Backstory: The husband was a film and television director who also wrote screenplays, and the wife was a lawyer turned dentist who owned her own practice in New York City. The husband’s most recent film premiered at the Sundance Film Festival last year and is slated for release this November. He owned a production company, which he had formed for billing purposes one year before the marriage. At trial, the court considered the company little more than “a conduit to receive payment for work he is hired to do.” Because it was not a “true” business in the sense of being saleable and the wife did not contribute to it in any way, she had no right to any of the $124,000 value an appraiser had determined.

The husband also acknowledged that he had copyrighted four scripts, which he had not listed in his statement of net worth. He said he had optioned one and had one made into a film that was sold, but two remained unproduced and unsold. Since neither party had proof of the value of the works at trial, they agreed that there could be no distributive award or credit or offset to the wife at that time. But, said the court, because the husband created these works during the marriage, the wife had a right to “half of such sums paid to the defendant for the sale or use of these works.” But there was a caveat: The wife had no right to the compensation the husband earned as a result of making future modifications to the works, the court went on to say. And, in what appears to be a contradiction, it specified that the wife was to receive “25% of any fees or royalties [the husband] earns from the four copyrighted scripts, as well as 25% of any sums earned from the sale of all or any part of the copyrights, or any sums paid for the right to make any derivative works from the scripts.”

Muddy plot: The court did not set down a procedure for quantifying value changes in the scripts created during marriage, but its express limitation on the size of the award due to modifications is troubling to Jim Alerding (Alerding Consulting). It may diminish, if not eliminate, the wife's claim to any of the proceeds. “That seems like a hole wide enough to drive an 18-wheeler through for the creating spouse—a way to totally negate the value to the receiving spouse,” Alerding explains. Also, the order gives rise to more questions than it answers: “So does that mean that if the husband modifies a script even a little, any future royalties for it go only to the creator? Even though the judge talks about compensation for those changes only, how do you measure that if those changes are required to continue the existing royalty?” Alerding wonders.

Find a detailed discussion on A.C. v. J.O., 2013 N.Y. Misc. LEXIS 3524 (Aug. 12 2013) (slip op.), in the November Business Valuation Update; the opinion will be available soon at BVLaw.

What’s in the October issue of Business Valuation Update

Here’s what you’ll see:

  • Why Private Firms Linger on the Selling Block (Marc Vianello, CPA, ABV, CFF, and Paul Murray, CPA). The latest update of an annual study examines how long it takes to market and sell a private business.
  • Valuing Customer Relationships: Does the Distributor Method Miss the Mark? (Dan Guderjohn, CFA, ASA, CPA/ABV, and Robert Reis, CFA). Weaknesses and practical challenges of using the distributor method for valuing customer relationships.
  • LEAPS on ETFs: Your Absolutely Lowest Reasonable DLOM (Ronald M. Seaman, FASA). Eight years of study reveal that it’s likely that LEAPS discounts on U.S. government bond exchange traded funds (ETFs) provide the lowest reasonable discount for small minority interests in most companies and industries.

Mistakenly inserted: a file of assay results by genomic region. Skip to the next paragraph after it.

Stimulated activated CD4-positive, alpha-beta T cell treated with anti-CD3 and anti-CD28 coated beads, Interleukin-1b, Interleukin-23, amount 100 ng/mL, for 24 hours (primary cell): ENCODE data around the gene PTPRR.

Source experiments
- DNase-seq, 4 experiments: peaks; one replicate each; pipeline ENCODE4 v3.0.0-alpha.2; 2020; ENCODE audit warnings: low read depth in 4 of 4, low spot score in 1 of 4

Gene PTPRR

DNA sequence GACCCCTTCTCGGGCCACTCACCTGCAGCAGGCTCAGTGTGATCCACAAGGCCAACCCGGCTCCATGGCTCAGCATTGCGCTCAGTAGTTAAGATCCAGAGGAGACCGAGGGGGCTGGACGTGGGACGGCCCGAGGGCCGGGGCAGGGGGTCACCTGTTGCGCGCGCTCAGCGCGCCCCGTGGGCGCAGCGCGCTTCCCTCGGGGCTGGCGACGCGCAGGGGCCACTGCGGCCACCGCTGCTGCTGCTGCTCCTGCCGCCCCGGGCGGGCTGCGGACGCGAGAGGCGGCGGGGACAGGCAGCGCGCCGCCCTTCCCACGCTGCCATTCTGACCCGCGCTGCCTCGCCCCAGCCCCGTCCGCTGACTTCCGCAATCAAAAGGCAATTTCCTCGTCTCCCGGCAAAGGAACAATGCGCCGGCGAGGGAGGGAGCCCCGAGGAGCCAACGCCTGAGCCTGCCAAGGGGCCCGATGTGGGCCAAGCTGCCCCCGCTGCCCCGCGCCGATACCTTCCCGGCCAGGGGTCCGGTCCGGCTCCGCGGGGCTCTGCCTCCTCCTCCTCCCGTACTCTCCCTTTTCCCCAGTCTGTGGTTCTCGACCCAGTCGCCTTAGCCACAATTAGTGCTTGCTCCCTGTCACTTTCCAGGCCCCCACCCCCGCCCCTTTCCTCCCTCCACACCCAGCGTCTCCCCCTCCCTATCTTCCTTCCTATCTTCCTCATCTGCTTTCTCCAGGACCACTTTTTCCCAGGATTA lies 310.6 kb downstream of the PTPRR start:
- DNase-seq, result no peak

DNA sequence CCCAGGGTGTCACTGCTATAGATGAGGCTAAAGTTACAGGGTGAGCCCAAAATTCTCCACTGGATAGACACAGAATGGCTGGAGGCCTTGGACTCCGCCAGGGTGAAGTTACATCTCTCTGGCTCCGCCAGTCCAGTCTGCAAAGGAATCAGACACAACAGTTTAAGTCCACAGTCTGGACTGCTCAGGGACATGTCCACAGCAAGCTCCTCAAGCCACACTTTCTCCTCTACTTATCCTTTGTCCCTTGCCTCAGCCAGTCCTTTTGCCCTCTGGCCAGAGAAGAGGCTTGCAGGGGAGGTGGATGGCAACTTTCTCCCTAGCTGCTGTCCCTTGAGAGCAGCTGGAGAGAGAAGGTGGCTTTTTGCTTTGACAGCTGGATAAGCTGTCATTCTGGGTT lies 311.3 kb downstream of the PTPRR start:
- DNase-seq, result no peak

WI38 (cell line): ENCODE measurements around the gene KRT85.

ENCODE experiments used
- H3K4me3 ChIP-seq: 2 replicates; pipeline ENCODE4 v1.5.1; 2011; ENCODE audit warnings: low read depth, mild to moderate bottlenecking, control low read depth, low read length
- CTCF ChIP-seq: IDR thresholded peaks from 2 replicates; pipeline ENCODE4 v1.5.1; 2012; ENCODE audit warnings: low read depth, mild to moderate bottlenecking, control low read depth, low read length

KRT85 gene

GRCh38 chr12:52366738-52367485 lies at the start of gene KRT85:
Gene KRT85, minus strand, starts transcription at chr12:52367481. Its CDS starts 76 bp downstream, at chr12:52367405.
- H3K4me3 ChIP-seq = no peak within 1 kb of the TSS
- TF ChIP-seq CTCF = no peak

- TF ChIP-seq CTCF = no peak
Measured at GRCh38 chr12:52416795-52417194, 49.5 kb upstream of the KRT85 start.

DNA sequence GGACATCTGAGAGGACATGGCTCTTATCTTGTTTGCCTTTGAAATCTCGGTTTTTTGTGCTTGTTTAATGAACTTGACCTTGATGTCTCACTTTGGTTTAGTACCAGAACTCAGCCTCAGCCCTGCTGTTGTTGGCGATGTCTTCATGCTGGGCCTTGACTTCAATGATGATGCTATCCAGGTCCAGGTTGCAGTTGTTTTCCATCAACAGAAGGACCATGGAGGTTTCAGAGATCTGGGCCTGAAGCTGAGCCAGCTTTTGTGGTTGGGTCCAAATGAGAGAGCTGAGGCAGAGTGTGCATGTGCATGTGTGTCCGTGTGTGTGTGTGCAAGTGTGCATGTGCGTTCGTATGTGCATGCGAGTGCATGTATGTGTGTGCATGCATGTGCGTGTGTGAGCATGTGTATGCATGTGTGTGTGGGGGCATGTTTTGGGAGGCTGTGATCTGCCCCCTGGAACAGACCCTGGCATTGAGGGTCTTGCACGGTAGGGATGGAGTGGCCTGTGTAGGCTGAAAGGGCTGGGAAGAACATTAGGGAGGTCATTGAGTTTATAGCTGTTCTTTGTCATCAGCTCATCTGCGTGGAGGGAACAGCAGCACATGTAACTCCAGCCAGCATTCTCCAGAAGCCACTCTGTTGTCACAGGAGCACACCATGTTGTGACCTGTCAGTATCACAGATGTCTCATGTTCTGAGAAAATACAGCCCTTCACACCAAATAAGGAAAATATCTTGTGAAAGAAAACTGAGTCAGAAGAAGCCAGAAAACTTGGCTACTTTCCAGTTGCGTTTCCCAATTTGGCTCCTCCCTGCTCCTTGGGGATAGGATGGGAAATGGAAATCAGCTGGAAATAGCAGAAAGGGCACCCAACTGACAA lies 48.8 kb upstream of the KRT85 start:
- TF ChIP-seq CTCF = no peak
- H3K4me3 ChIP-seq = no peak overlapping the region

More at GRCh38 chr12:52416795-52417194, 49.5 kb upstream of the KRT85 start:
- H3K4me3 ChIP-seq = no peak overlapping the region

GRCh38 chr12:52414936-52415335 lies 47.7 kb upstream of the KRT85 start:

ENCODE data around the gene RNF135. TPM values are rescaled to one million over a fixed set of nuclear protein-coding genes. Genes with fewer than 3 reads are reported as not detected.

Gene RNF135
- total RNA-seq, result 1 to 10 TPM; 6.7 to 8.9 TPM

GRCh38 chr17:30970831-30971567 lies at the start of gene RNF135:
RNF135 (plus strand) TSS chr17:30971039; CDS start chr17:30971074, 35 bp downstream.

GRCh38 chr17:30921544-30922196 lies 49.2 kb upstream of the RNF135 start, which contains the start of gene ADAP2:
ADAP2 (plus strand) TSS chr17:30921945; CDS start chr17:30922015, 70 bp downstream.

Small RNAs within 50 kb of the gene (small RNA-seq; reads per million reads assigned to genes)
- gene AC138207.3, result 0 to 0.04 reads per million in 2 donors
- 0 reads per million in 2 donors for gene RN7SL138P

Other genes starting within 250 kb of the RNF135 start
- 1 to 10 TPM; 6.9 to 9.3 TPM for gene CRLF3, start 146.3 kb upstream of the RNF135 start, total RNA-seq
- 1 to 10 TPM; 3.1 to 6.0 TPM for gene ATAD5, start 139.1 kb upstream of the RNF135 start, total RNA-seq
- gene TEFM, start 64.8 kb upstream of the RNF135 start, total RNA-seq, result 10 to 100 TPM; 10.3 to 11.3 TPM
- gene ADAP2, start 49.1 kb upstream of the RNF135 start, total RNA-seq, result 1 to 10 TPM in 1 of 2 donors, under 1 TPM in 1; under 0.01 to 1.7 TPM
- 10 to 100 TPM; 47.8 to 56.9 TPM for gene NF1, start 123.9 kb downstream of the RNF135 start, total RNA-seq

• Case Studies Reveal How BV and Bankruptcy Issues Are Intertwined (BVR Editor). In their new book, A Practical Guide to Bankruptcy Valuation, Robert Reilly (CPA/ABV/CFF) and Dr. Israel Shaked discuss case studies that show the role valuation plays in bankruptcy litigation.
  • Anatomy of an Inflated Valuation Report (Stuart Weiss, CPA/ABV). Dissecting a 142-page valuation report for a family limited partnership.

To read these articles—plus a digest of the latest court cases—see the October issue of Business Valuation Update (subscription required).

Powerhouse lineup of CPE events

IP Valuations for Licensed Property Acquisitions (September 25); Weston Anson and Jeff Anderson (both CONSOR) and licensing expert Ira Mayer (EPM Communications) examine opportunities and complexities of buying active, dormant, and languishing brands.

Reasonable Compensation in Marital Dissolution (September 27); James Ewart (Dixon Hughes Goodman) addresses the quantification and analysis of the most subjective and discretionary expense for many owner-operated businesses: compensation. Part 3 of BVR’s Advanced Webinar Series on Business Valuation in Divorce.

Lost Profits in Early Stage Companies (October 1); Neil Beaton (Alvarez & Marsal) and John Du Wors (Newman Du Wors) reveal the analysis of economic damages for early-stage companies that can pass muster in most courts. Part 8 of BVR’s Online Symposium on Economic Damages.

Asset Tracking and Fraud Analysis in Divorce (October 4); Donald DeGrazia (Gold Gerstein Group) and Donald Glenn (Glenn & Dawson) show how to identify, analyze, and quantify claims for fraud in marital dissolutions. Part 4 of BVR’s Advanced Webinar Series on Business Valuation in Divorce.

Advanced Workshop on Estate & Gift Valuations for the IRS (October 10); Former IRS territory manager Michael Gregory (Michael Gregory Consulting) gives an inside look at how to survive an IRS review of estate and gift valuations, including S corporation and FLP valuations, DLOMs, and control adjustments.



To ensure this email is delivered to your inbox, please add to your e-mail address book. We respect your online time and privacy and pledge not to abuse this medium. To unsubscribe to BVWire™ reply to this e-mail with 'REMOVE BVWire' in the subject line or use the link below. This email was sent to %%emailaddress%%

Copyright © 2013 by Business Valuation Resources, LLC
BVWire™ (ISSN 1933-9364) is published weekly by
Business Valuation Resources, LLC

Contact Editor
| Advertise in the BVWire | Reprint Requests

Share This!
Share on LinkedIn Share on Twitter Upcoming Training Opportunities

Business Valuation Resources, LLC | 1000 SW Broadway, Suite 1200 | Portland, OR 97205-3035 | (503) 291-7963 |